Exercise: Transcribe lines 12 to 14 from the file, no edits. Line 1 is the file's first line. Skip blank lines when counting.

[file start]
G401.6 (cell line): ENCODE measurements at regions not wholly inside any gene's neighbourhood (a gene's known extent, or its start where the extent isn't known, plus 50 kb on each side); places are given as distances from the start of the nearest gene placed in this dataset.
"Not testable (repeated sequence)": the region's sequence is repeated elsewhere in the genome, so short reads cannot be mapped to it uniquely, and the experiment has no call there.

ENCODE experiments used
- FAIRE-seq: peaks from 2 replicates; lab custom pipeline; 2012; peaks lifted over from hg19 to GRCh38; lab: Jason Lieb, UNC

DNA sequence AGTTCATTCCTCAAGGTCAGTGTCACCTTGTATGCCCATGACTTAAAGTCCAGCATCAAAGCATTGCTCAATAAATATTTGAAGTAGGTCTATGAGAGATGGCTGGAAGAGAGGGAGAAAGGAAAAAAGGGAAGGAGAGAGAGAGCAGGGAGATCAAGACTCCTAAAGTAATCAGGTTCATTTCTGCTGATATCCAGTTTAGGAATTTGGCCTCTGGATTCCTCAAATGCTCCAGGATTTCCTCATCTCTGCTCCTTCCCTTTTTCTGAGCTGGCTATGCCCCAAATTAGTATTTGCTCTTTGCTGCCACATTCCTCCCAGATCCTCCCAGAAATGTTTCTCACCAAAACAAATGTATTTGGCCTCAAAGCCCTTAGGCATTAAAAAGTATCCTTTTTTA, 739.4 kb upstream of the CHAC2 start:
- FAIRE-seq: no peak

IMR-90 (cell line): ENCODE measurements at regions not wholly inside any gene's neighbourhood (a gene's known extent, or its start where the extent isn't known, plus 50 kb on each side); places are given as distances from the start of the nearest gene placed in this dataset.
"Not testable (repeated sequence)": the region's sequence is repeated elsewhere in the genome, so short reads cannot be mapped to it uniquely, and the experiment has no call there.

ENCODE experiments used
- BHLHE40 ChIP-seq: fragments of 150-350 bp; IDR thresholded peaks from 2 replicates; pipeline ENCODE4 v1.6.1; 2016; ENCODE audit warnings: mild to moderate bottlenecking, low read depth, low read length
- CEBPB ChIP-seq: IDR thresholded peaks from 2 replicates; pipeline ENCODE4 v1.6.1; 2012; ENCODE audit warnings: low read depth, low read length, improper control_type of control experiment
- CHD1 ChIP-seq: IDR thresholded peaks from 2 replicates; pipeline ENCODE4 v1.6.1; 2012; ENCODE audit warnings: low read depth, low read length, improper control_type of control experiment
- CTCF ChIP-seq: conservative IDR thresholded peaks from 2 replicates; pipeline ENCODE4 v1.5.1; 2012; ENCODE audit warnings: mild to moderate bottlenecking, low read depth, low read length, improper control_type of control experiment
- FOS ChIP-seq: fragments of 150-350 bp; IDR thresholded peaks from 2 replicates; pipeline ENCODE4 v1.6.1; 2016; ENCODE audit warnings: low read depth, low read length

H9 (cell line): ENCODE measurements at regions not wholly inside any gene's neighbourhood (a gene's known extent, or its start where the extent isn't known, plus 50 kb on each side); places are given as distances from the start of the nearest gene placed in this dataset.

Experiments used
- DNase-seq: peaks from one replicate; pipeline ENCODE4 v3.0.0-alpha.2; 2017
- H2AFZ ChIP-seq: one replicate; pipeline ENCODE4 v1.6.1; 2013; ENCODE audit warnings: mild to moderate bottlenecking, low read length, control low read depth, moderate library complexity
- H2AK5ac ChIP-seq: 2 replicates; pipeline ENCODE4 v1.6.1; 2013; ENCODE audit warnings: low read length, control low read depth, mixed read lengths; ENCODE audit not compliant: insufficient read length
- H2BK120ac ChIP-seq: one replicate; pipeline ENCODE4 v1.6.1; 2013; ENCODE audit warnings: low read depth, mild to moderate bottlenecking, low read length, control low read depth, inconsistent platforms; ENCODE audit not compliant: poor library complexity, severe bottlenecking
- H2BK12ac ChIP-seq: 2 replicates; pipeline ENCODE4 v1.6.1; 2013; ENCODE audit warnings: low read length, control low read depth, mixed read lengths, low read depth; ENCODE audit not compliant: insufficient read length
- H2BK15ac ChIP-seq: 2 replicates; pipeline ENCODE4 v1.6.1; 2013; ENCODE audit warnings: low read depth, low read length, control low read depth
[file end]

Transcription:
- CHD1 ChIP-seq: IDR thresholded peaks from 2 replicates; pipeline ENCODE4 v1.6.1; 2012; ENCODE audit warnings: low read depth, low read length, improper control_type of control experiment
- CTCF ChIP-seq: conservative IDR thresholded peaks from 2 replicates; pipeline ENCODE4 v1.5.1; 2012; ENCODE audit warnings: mild to moderate bottlenecking, low read depth, low read length, improper control_type of control experiment
- FOS ChIP-seq: fragments of 150-350 bp; IDR thresholded peaks from 2 replicates; pipeline ENCODE4 v1.6.1; 2016; ENCODE audit warnings: low read depth, low read length